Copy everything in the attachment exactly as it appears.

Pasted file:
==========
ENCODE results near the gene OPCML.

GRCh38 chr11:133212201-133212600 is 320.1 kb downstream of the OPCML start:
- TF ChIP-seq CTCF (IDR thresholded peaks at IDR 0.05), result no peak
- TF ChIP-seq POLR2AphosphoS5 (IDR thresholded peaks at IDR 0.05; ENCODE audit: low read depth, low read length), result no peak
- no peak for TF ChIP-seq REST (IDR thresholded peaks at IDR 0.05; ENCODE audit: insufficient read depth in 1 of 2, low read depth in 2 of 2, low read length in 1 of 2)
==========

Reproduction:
ENCODE results near the gene OPCML.

GRCh38 chr11:133212201-133212600 is 320.1 kb downstream of the OPCML start:
- TF ChIP-seq CTCF (IDR thresholded peaks at IDR 0.05), result no peak
- TF ChIP-seq POLR2AphosphoS5 (IDR thresholded peaks at IDR 0.05; ENCODE audit: low read depth, low read length), result no peak
- no peak for TF ChIP-seq REST (IDR thresholded peaks at IDR 0.05; ENCODE audit: insufficient read depth in 1 of 2, low read depth in 2 of 2, low read length in 1 of 2)